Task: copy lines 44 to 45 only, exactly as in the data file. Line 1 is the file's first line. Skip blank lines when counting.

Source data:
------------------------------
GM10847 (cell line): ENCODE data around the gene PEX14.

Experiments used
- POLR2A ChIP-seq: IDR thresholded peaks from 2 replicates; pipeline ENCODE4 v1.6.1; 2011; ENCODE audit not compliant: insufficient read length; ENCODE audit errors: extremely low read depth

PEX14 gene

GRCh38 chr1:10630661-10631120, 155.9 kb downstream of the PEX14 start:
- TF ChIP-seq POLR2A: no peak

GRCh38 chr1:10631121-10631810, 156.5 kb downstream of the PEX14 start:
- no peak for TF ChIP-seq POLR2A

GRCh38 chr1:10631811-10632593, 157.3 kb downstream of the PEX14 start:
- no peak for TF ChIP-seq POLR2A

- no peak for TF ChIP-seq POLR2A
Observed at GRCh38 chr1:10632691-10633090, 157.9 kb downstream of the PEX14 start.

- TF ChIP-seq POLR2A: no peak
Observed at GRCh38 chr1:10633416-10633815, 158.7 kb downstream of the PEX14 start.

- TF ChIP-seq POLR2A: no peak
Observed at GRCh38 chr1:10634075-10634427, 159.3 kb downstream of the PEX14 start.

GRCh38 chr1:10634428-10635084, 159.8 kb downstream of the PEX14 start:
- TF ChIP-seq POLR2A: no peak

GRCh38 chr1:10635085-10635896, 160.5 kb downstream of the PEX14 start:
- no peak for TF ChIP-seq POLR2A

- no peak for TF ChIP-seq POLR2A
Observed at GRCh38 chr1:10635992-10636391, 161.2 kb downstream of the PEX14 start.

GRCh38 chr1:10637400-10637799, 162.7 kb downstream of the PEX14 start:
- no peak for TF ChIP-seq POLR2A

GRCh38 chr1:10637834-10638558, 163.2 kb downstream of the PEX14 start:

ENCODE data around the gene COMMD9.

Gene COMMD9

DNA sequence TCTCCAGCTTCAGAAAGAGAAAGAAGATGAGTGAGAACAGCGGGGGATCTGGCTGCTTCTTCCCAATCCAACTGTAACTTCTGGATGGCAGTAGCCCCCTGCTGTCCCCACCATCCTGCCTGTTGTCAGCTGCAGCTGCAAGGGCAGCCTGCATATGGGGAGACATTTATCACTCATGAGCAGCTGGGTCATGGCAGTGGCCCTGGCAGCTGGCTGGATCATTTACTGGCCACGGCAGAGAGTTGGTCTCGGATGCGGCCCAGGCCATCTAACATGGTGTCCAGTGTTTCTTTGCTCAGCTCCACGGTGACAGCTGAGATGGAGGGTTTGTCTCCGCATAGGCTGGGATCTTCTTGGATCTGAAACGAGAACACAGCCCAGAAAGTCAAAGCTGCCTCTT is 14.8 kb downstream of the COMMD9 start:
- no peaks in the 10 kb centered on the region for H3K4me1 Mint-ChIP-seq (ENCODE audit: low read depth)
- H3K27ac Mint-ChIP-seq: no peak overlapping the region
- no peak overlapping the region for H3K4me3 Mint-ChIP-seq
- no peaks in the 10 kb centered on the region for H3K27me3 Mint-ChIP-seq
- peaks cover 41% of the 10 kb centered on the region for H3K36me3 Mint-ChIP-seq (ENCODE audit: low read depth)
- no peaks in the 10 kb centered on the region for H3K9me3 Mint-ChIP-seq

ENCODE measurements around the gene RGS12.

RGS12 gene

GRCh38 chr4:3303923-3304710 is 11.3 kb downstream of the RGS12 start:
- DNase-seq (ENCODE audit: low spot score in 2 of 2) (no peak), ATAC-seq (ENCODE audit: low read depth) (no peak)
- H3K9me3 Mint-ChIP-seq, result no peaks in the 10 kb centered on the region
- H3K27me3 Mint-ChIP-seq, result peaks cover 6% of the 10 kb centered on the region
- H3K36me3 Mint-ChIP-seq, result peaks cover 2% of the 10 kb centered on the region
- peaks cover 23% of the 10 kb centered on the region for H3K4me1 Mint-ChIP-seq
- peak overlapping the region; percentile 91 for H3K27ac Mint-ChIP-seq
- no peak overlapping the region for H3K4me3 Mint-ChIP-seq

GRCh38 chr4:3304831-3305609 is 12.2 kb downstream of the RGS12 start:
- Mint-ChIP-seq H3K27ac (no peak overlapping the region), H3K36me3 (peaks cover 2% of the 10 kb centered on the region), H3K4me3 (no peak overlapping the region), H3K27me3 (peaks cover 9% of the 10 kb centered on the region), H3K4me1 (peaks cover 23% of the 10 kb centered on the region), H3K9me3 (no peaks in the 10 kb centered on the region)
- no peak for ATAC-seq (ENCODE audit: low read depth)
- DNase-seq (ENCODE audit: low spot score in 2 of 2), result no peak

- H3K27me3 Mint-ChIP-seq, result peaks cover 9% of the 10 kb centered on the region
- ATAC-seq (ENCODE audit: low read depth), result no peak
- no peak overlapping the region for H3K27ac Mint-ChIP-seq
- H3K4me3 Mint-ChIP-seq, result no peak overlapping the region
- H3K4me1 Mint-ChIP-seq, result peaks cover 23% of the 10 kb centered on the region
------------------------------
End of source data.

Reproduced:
- no peak overlapping the region for H3K4me3 Mint-ChIP-seq

GRCh38 chr4:3304831-3305609 is 12.2 kb downstream of the RGS12 start: